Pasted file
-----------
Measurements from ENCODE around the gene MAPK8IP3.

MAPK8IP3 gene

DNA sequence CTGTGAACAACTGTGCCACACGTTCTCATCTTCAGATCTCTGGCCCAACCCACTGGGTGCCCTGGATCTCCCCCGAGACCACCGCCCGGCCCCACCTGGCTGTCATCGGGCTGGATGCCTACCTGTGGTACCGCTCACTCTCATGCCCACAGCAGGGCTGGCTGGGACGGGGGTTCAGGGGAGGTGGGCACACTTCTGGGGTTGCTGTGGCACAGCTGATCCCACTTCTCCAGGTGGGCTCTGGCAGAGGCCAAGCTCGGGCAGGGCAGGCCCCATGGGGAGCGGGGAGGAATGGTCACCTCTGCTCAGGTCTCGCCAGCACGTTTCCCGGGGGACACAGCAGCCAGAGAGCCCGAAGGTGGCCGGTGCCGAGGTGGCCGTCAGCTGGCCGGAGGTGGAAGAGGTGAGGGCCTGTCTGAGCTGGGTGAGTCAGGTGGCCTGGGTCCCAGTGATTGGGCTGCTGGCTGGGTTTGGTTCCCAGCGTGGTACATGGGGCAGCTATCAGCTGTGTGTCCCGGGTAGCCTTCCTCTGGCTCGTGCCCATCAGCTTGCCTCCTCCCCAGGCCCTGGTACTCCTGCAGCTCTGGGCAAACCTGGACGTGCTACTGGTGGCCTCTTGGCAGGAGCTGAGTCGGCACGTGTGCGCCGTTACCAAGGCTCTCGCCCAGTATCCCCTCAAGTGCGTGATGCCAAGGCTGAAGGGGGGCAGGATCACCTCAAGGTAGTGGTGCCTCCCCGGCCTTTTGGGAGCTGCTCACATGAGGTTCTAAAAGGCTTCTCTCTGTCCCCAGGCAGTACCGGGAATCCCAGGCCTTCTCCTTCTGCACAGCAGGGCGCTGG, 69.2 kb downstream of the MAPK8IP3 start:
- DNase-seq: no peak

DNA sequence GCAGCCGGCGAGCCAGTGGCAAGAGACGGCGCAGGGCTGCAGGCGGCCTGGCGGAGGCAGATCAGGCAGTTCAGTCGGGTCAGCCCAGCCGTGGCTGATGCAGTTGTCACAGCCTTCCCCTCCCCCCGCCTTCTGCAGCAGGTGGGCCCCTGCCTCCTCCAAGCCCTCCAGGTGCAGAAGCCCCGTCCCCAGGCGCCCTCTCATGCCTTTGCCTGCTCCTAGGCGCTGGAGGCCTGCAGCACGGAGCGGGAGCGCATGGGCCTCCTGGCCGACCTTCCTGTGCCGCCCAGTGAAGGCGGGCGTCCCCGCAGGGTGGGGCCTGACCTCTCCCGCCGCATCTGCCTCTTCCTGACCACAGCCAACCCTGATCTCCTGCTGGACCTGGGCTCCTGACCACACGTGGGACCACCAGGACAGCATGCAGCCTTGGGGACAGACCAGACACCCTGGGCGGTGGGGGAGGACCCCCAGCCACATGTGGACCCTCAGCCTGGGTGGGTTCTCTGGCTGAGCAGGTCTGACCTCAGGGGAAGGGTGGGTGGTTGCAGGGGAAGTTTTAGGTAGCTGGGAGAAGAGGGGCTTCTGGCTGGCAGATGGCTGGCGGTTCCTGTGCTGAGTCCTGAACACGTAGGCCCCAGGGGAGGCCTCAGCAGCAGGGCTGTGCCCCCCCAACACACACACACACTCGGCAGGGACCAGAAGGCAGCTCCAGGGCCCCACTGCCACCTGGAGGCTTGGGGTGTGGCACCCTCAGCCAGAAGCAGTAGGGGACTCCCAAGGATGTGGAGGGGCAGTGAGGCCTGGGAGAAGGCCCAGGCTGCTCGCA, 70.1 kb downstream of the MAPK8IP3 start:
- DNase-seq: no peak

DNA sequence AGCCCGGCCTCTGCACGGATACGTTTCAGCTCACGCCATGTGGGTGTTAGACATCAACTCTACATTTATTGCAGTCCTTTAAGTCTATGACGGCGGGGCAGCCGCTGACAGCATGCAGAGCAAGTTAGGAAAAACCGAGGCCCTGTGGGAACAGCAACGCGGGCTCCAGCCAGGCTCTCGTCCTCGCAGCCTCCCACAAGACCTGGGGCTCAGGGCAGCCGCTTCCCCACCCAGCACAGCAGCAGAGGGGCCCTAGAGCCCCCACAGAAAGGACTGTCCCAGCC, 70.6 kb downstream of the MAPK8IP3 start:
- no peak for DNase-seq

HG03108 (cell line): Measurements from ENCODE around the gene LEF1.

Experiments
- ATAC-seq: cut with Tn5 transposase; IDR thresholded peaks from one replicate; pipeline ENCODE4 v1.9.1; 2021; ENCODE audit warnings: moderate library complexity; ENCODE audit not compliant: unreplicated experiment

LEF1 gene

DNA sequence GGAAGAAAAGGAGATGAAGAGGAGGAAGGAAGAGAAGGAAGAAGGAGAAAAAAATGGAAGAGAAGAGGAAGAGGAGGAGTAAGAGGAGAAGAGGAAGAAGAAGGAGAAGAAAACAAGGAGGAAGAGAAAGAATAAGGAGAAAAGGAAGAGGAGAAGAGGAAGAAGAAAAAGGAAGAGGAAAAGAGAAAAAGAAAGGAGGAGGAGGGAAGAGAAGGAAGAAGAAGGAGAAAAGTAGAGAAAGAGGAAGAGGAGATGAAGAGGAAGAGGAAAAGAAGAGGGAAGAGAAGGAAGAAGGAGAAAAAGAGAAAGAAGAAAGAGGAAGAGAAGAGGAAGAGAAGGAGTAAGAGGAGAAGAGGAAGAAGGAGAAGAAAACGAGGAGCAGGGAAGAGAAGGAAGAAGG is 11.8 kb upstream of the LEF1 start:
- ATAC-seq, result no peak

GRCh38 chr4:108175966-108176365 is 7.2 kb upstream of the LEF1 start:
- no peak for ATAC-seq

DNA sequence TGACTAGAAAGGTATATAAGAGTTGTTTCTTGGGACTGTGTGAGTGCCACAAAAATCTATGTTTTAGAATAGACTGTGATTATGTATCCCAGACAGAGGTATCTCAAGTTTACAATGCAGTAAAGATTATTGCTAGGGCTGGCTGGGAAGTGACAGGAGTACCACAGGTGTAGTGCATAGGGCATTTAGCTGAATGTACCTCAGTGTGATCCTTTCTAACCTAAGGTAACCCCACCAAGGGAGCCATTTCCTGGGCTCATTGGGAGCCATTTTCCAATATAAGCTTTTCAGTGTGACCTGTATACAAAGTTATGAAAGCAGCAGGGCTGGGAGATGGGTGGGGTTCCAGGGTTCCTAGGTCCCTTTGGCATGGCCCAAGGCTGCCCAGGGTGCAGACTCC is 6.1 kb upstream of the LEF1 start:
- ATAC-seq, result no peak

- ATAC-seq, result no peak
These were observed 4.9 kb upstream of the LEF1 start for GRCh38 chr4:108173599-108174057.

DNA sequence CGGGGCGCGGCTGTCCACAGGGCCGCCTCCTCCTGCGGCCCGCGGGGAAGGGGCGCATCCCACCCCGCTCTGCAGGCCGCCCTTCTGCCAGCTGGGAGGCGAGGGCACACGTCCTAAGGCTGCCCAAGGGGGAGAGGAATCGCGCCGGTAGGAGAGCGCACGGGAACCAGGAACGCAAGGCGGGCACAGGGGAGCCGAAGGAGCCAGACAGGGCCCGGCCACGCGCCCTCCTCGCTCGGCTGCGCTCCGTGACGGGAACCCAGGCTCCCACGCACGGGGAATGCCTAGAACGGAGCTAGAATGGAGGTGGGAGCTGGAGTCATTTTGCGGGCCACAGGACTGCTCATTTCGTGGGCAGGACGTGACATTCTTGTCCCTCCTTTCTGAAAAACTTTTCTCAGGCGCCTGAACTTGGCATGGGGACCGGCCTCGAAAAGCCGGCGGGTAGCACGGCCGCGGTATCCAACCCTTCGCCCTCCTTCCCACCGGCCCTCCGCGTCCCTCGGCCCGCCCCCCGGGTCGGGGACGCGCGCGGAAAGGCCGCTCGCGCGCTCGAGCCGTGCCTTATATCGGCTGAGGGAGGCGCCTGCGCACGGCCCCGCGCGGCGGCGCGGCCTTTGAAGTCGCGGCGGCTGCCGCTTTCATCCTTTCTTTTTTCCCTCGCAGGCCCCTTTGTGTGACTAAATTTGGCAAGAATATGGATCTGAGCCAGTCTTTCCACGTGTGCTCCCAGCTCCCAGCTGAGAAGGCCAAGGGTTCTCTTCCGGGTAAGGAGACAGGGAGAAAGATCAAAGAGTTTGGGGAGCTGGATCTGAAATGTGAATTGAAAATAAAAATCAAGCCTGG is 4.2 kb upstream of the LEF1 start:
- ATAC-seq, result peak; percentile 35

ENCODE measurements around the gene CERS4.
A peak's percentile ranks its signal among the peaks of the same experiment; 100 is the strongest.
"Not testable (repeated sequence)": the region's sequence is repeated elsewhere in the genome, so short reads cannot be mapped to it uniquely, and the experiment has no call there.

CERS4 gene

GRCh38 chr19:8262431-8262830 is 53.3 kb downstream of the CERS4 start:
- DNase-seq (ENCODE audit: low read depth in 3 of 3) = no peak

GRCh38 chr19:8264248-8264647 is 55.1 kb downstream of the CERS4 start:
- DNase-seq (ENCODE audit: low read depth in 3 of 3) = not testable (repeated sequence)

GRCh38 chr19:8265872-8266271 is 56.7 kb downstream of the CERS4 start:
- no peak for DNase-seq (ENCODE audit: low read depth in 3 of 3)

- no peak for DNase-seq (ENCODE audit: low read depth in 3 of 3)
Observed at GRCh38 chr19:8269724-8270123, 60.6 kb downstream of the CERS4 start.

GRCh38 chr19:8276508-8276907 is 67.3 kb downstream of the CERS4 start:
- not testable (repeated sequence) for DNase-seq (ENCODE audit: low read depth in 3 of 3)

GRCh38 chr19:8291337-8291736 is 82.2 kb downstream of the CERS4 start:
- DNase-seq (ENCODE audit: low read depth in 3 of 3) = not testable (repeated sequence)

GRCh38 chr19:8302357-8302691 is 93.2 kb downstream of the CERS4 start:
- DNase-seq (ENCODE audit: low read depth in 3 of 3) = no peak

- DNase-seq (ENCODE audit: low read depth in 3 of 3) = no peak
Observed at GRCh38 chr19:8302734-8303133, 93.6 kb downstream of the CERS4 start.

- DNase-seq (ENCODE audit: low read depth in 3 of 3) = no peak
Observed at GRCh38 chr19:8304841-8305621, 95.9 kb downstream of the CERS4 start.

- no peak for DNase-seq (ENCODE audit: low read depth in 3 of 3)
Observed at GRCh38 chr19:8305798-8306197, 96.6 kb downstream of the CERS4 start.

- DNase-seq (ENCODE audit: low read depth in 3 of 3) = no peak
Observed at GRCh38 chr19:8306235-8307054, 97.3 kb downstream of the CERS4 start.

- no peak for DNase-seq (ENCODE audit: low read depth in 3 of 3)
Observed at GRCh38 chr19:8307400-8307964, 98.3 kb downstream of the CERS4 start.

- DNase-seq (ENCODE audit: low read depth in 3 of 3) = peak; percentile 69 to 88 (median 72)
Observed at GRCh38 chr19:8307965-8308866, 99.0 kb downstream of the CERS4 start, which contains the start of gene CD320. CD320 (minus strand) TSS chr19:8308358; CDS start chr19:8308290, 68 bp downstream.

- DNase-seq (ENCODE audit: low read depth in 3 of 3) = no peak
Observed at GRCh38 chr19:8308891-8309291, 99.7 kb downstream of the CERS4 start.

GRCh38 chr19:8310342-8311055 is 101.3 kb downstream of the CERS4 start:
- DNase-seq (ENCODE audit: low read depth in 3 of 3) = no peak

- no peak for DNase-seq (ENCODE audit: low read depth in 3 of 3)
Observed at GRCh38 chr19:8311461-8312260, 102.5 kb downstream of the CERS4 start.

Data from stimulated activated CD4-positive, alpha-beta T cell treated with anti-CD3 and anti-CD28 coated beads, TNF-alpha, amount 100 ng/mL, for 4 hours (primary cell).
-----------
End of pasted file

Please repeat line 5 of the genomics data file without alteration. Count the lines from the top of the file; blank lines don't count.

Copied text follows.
DNA sequence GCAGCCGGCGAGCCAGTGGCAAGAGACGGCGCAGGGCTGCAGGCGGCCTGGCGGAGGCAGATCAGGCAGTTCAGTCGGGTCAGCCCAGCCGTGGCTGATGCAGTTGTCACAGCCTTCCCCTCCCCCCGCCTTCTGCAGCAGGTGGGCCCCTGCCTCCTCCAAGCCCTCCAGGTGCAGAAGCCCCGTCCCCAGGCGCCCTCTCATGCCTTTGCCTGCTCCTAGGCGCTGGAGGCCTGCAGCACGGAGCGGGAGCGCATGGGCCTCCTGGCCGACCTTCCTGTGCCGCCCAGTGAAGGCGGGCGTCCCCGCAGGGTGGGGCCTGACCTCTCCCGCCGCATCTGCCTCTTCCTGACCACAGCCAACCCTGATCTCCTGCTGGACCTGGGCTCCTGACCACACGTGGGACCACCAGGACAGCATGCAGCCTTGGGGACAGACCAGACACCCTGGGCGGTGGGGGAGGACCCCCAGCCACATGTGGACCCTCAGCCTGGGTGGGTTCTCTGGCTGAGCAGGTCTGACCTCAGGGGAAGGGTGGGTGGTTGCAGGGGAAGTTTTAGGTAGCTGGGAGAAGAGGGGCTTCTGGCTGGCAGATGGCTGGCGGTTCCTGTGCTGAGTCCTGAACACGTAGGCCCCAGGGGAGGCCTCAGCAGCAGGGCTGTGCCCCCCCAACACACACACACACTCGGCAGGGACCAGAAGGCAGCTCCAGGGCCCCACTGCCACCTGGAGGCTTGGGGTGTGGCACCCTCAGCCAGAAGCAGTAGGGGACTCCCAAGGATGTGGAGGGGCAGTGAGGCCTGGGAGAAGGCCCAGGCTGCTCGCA, 70.1 kb downstream of the MAPK8IP3 start: